A Refined Celebration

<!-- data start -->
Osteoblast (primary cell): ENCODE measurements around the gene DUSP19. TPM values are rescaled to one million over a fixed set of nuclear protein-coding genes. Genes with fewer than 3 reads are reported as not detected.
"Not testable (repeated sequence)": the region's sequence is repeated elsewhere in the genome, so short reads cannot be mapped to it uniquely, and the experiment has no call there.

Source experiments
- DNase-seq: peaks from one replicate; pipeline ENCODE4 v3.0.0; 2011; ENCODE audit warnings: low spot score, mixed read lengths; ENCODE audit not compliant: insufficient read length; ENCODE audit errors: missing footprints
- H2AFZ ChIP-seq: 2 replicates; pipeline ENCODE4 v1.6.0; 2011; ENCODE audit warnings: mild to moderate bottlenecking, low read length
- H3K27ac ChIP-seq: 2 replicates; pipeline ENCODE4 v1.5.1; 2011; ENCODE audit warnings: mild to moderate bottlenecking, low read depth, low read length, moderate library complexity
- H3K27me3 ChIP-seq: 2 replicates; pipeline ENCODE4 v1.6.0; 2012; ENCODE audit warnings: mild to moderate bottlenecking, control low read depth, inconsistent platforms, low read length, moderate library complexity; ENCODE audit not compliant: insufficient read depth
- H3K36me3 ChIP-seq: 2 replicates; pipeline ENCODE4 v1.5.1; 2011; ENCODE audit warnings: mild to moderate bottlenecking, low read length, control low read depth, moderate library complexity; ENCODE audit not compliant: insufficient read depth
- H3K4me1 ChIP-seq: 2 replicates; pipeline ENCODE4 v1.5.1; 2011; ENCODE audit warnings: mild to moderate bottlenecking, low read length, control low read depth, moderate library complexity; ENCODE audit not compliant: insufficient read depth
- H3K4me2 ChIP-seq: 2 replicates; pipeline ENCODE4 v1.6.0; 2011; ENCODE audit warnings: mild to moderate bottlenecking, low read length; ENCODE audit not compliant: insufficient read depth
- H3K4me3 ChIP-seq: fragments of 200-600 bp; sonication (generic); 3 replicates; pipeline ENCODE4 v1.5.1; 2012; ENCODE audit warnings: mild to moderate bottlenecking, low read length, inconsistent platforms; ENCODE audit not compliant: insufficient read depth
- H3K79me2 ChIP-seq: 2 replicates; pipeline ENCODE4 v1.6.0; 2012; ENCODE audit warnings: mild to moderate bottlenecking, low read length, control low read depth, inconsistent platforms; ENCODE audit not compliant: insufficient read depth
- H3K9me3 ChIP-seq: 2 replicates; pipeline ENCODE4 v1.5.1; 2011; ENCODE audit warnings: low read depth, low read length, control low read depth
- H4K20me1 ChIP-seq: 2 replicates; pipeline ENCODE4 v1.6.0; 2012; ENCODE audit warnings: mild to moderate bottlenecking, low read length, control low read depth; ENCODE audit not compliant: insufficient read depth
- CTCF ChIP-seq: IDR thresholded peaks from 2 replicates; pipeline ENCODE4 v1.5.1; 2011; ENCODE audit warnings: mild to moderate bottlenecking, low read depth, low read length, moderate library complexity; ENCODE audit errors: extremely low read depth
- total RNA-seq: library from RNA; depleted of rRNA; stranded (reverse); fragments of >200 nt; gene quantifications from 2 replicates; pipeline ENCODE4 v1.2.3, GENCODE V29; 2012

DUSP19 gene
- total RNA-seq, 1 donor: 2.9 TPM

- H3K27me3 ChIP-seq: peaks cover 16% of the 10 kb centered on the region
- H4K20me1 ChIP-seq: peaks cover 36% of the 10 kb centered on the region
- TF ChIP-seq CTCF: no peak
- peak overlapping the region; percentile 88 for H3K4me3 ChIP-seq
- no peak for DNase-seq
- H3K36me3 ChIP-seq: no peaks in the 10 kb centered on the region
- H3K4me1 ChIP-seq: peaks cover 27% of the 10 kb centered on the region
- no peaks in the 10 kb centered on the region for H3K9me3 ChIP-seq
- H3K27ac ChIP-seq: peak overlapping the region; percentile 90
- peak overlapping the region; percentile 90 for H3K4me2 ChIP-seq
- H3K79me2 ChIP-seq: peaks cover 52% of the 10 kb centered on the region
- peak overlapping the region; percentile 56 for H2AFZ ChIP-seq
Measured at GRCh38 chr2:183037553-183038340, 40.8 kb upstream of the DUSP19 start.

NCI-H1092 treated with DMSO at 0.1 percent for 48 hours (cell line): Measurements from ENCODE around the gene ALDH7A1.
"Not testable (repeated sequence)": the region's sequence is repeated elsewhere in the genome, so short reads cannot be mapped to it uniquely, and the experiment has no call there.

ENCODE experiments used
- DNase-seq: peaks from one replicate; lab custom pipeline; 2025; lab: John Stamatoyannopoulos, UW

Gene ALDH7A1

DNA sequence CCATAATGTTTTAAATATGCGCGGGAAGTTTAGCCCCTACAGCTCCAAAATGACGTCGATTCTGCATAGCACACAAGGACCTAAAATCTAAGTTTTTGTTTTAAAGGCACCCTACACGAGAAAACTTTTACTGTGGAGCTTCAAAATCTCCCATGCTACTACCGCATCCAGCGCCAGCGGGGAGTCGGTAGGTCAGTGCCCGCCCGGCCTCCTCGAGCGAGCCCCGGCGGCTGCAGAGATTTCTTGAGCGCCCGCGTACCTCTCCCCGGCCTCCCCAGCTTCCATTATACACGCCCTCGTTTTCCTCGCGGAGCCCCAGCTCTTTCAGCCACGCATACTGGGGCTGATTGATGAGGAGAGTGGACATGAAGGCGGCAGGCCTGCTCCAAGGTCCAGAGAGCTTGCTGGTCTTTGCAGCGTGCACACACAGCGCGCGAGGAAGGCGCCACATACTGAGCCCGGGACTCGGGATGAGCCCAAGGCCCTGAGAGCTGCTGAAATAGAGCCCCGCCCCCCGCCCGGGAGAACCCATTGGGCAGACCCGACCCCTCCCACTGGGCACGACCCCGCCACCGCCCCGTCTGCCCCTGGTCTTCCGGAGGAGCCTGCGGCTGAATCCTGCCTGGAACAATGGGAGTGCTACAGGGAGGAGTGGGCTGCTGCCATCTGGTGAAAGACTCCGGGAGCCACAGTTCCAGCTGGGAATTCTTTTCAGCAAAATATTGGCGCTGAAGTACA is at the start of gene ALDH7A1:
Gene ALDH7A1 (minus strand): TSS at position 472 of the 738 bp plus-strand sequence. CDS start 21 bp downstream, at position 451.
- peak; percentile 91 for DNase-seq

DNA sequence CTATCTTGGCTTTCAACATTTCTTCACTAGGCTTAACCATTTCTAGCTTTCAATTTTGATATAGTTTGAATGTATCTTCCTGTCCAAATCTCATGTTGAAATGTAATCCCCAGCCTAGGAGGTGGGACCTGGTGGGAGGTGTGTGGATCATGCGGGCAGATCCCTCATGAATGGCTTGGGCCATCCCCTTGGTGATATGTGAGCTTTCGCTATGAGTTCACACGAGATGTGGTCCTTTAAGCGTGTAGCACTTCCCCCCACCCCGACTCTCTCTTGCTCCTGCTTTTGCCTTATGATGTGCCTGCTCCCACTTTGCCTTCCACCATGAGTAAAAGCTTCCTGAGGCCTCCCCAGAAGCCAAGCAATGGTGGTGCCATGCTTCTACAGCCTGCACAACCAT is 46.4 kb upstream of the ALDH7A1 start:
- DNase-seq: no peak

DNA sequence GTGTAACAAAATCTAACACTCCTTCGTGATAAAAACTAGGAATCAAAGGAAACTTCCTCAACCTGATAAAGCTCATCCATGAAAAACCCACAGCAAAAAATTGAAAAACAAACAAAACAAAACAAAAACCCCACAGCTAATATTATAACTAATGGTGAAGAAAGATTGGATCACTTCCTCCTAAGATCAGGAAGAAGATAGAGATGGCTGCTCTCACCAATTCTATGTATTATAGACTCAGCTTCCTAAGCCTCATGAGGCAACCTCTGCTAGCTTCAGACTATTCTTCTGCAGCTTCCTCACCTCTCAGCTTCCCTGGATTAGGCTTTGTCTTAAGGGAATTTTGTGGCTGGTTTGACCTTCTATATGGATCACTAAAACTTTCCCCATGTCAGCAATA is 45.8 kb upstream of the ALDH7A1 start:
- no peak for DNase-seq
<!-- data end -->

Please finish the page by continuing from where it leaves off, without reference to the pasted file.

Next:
A highly-refined exhibition strategy and design was adopted for the extension of the Museo dell’Opera del Duomo di Santa Maria del Fiore in Florence, the museum that houses magnificent architectural, artistic and sculptural elements from the Florentine Cathedral, celebrating their many centuries of history. Located close to the apse of Santa Maria del Fiore, the museum tackles the tricky issue of moving precious artistic works, forms of culture and the elements that make up an architectural structure in order to preserve them intact and pass on their memory to future generations. In this particular case, the refurbishment came up with some novel solutions. During the design process, full consideration was given to: the fact that the building is a complex blend of pre-existing architecture; the relationship between originals and copies; the relationship between the various elements that make up the museum’s heritage and interconnection with architectural spaces and volumes; the evolving relationship between a fluid through-route and places of focus on the museum’s many highlights; a conception of spaces and intersections from which to glean what, to some extent, is explanatory information; and to achieve the implicit seductive effects engendered by the museum’s architectural and artistic masterpieces. The explicit and latent relationship with the nearby Duomo is an ever-present element, a necessary prerequisite that characterizes the renewed museum’s evocative approach, which it uses to trigger a whole sequence of references. Significant clusters of this design-led approach may be found in the former Teatro degli Intrepidi atrium, which has now been included as part of the museum. The hall presents itself as a particularly tall rectangular space. On one side is a reconstruction at natural scale of the Duomo façade from the days of Arnolfo di Cambio (the late 13th Century), making it possible to house the original sculptures that once adorned the façade, partially reproducing their original placement and re-establishing the sense-perceptions beholders would have experienced. Opposite this is a schematic and abstract marble wall with regularly-spaced openings against which the three doors from the Baptistery are laid. Overhead lighting from the large skylight floods the space, triggering an immediate discourse between the two walls and, in synthesis, re-establishing a correlation between two actually-existing monuments: the Duomo and the Battistero. Other views on the Arnolfo-period elevation model may be seen in the galleries behind the abstract façade and the belvedere on the museum’s top floor. There are also special rooms for Michelangelo’s Pietà, a refined environment dominated by a group of sculptures on an elegant stone base, and for Donatello’s Maddalena.